How to plan child care in times of uncertainty

Published on Wednesday, 21 October 2020
Last updated on Wednesday, 21 October 2020

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Even the best laid plans can come unstuck, and when it comes to child care, it’s important that your family makes contingency plans to deal with unexpected events, like a sick child, a last minute trip or a grandparent who can’t provide their normal child care.

This year’s pandemic has reminded us that we can’t always predict the future, but, fortunately, it is still possible to make child care plans – and back-up plans – in uncertain times.

To help you do this, entrepreneur and mum, Avni Patel Thompson has come up with a three-step approach that enables you to build a personalised and adaptable child care plan for your family. Here’s how:

    1. Start by listing your priorities

Ms Patel Thompson says that, ‘In times of greater uncertainty, we need to protect the most important things – no matter what.’ To do this, she recommends that you make a list of all the priorities in your family’s life, with a focus on the next three months.

These priorities are the things that are most important to you and they might include:

  • Relationships with your partner and children
  • Your physical health
  • Your social-emotional and mental health
  • Your extended family
  • Your family’s finances
  • Your career
  • Education and other learning
  • Socialisation with your friends

Once you’ve made the list, Ms Patel Thompson says you should then choose your top three priorities, keeping in mind that the other ones are still important, but ‘will have to take a backseat’ if the top ones are at risk.  

  1. Identify your options for each priority

Your top three priorities will guide you when you’re looking at different child care options; and Ms Patel Thompson says you should think about the best ways to maximise your top three priorities by creating a Plan A, Plan B and Plan C:

  • Plan A is the child care you’ll use in an ideal situation
  • Plan B is your ‘classic back-up’ for when Plan A falls through for a more obvious reason, like your care-giver calling in sick, and
  • Plan C is your ‘safety net’ which can be put into action when the first two plans aren’t working (this might be a more drastic option).

To create these three plans, Ms Patel Thompson says you need to consider how your priorities might impact the child care options available to you. For example:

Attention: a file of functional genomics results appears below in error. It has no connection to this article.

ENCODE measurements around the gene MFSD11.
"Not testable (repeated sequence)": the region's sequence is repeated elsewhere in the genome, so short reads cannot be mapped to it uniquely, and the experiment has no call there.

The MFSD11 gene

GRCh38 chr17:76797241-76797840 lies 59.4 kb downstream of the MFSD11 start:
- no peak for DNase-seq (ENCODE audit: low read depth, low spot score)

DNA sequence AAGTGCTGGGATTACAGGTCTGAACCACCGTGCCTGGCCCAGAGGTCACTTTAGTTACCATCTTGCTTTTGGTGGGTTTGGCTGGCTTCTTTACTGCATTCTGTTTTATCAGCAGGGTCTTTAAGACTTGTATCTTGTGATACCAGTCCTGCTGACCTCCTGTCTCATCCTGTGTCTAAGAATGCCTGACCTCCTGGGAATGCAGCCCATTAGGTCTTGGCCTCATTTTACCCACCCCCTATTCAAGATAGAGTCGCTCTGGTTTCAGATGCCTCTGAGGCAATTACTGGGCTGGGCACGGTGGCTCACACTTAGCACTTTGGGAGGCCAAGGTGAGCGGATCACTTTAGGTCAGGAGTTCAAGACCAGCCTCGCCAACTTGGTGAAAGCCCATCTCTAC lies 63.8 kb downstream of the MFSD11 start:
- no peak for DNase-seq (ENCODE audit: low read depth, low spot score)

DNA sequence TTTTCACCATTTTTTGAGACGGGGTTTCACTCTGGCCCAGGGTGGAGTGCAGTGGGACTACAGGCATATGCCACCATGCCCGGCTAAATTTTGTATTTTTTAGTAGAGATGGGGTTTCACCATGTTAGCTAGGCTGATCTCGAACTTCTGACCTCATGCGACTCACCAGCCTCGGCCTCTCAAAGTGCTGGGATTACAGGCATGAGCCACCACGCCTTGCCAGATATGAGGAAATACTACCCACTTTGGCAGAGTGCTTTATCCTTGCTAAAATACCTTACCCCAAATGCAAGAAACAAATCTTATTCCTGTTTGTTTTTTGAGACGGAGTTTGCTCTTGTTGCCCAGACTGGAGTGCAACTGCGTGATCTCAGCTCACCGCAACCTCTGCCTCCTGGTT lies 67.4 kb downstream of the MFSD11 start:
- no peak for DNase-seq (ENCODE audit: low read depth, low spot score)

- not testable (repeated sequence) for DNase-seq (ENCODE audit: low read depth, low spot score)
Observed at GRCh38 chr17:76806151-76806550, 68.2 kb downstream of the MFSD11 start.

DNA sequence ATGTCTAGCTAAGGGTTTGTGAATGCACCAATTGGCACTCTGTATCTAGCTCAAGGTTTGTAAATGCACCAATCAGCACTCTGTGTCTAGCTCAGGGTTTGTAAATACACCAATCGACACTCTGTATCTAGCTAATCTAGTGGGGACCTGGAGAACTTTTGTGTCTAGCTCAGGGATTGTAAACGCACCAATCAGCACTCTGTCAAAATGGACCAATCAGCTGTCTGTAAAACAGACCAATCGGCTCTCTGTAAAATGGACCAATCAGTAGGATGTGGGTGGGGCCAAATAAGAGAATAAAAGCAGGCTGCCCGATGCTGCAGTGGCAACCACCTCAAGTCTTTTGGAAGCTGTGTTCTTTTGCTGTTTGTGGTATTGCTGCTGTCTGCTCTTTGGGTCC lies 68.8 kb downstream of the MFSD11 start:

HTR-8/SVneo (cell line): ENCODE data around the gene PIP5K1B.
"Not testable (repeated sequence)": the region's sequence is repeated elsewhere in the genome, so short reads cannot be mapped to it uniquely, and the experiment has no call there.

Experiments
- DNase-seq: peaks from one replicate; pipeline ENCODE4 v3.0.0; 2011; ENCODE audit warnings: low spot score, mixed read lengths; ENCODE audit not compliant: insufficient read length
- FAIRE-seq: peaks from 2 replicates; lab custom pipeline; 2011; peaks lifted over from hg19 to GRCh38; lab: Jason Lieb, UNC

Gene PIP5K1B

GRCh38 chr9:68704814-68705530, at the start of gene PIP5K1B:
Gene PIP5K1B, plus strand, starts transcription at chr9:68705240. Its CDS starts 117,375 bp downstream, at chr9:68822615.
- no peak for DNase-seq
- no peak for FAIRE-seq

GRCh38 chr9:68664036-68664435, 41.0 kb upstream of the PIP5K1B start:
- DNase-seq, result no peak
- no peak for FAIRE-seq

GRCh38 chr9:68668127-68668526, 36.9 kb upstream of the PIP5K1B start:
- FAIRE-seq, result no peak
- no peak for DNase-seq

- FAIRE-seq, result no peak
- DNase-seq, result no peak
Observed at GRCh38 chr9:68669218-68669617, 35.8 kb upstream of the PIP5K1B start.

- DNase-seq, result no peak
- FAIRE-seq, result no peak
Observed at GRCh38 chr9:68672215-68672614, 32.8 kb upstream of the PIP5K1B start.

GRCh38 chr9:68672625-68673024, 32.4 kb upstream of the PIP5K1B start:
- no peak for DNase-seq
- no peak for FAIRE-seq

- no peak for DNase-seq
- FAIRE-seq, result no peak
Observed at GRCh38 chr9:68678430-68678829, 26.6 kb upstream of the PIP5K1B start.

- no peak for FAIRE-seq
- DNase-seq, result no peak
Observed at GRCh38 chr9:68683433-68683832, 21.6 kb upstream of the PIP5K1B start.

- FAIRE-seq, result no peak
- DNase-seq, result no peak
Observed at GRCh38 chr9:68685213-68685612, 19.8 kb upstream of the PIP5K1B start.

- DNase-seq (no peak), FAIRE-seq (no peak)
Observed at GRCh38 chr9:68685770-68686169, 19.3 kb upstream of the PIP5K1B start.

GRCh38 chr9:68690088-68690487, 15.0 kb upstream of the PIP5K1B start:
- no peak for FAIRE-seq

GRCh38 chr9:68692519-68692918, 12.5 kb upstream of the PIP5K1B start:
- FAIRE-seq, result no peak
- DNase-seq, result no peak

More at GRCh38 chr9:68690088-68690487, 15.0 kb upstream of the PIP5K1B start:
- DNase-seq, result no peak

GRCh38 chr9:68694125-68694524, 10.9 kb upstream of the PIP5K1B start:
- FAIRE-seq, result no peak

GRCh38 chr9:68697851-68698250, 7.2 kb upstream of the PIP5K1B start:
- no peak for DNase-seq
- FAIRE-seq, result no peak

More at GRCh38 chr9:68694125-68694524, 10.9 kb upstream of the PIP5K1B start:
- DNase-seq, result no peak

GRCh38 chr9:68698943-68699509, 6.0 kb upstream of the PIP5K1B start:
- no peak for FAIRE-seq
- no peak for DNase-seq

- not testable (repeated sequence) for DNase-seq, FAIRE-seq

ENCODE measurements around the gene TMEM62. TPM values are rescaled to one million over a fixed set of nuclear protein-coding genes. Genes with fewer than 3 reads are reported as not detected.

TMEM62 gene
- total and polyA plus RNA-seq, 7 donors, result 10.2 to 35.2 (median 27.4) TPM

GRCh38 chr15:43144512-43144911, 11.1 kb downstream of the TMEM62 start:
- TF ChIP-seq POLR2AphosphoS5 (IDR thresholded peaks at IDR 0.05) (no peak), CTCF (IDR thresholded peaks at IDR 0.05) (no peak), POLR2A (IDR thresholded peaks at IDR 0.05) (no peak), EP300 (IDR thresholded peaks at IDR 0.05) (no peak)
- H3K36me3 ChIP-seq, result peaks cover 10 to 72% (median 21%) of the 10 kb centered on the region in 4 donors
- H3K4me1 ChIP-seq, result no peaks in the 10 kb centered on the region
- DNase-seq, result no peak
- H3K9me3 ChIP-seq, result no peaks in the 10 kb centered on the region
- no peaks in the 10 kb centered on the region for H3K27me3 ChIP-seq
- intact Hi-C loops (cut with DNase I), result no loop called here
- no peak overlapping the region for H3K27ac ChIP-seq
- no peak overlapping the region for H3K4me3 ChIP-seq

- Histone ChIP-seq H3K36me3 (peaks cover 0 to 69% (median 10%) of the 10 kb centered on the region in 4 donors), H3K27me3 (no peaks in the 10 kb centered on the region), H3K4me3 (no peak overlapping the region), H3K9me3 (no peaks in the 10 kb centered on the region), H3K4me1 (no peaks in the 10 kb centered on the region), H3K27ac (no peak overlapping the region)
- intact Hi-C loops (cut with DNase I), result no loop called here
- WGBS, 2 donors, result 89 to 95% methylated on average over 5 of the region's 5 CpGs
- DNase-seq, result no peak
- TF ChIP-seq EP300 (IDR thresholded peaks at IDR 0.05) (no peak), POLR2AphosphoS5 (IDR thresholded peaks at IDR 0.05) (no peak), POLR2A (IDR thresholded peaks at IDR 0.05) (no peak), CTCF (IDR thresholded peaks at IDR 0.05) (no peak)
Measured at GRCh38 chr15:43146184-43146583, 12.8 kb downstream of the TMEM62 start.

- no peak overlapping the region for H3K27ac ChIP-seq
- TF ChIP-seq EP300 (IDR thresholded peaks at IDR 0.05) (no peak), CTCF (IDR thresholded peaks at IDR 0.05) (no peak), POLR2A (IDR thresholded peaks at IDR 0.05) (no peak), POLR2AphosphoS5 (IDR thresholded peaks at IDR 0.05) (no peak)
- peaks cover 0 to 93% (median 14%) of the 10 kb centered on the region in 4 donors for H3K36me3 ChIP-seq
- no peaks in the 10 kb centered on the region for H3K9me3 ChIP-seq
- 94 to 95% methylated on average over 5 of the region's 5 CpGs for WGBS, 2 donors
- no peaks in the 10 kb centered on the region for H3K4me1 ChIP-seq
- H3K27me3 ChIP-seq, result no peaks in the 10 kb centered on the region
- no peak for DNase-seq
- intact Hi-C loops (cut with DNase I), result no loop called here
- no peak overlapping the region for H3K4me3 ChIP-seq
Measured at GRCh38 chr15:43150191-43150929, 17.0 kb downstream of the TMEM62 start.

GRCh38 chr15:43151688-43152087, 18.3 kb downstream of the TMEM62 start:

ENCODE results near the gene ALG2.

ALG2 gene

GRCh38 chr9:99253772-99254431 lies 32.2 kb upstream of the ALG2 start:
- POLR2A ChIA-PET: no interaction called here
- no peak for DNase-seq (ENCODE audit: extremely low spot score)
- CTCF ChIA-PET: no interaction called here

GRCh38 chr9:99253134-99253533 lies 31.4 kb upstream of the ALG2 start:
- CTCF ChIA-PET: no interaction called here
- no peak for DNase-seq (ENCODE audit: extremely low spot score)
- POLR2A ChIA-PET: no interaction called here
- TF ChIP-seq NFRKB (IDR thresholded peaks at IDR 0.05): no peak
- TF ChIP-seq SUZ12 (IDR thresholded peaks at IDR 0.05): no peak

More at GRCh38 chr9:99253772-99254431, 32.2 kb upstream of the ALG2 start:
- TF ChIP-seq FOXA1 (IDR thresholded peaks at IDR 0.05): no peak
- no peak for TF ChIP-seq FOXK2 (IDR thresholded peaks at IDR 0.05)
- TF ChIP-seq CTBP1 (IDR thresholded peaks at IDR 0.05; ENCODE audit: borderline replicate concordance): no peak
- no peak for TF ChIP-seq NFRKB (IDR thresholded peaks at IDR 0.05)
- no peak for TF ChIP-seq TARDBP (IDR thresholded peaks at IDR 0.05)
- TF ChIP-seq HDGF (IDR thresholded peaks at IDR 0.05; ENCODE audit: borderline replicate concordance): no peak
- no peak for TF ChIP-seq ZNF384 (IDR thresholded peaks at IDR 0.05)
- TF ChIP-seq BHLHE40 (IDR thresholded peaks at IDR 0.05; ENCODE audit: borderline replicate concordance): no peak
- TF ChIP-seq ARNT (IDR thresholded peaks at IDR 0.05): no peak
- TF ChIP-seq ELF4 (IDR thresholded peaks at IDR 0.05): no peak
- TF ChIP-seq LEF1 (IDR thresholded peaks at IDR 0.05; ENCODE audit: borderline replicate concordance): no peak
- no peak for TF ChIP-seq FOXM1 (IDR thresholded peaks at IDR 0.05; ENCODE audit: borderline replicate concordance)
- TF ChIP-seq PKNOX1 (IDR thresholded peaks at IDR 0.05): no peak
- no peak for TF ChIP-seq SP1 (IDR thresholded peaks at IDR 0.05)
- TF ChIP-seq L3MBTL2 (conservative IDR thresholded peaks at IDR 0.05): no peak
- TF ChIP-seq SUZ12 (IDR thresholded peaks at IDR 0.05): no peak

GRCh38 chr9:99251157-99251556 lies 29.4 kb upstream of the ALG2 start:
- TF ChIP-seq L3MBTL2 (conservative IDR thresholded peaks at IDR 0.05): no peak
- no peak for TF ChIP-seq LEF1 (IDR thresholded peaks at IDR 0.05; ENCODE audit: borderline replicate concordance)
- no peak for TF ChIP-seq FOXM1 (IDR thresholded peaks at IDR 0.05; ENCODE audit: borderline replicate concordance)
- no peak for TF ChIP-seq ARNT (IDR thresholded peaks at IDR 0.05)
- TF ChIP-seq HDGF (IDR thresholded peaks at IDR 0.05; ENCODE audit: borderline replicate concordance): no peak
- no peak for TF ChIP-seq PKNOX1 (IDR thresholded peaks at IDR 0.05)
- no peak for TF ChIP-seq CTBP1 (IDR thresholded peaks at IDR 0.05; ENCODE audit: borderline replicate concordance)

• If you’ve made ‘career’ a top priority, then your Plan A might be hiring a nanny, Plan B could be last minute child care, and Plan C could be taking turns with your partner to handle sudden ‘spanners in the works’.
  • If you’ve prioritised ‘extended family’, then your Plan A might be using grandparent care, Plan B might be a casual babysitter, and Plan C could be moving house to be closer to your family (COVID-19 permitting).
  1. Put your plans into action

Once you’ve made Plans A, B and C, based on your priorities, Ms Patel Thompson says, ‘It’s time to enlist the help of others and create actionable weekly plans.’

Speak to your early childhood education service, nanny agency, grandparent carer or other care-giver to discuss the ‘high-level points of your plan,’ then make a regular time (e.g. Sunday night) to meet with your partner and make an actionable weekly plan.

As a guide, you might take this time to:

  1. Review your family’s schedule and identify any meetings, appointments or other priorities that need to be worked around.
  2. Organise ‘child care shifts’, deciding who’s going to do drop-offs and pick-ups or which parent will be home when the nanny/babysitter arrives.
  3. Make a meal plan by jotting down a quick list of lunches and dinners for the week (this will streamline shopping and cooking).
  4. Discuss ‘key reminders.’ These are any additional things you and your partner need to remember, like a dress-up day at child care or another parent taking your school child to sport.
  5. Choose some ‘priority household to-dos’, such as washing the car or getting a plumbing quote. There’s no need to go overboard with these – just choose five or less chores to share out and schedule for the week.
  6. Do some back-up planning, where you and your partner discuss the most challenging parts of the week and ‘how Plan B and Plan C will kick in if Plan A fails.’

This might sound a bit like hard work, but if you get into the habit of making this weekly plan with your partner, it is possible to save time, reduce stress, divide duties more fairly and adapt to the unexpected.

We hope the above tips help your family to feel more settled and enable you to segue from Plan A to Plan C if need be. Good luck!


Harvard Business Review

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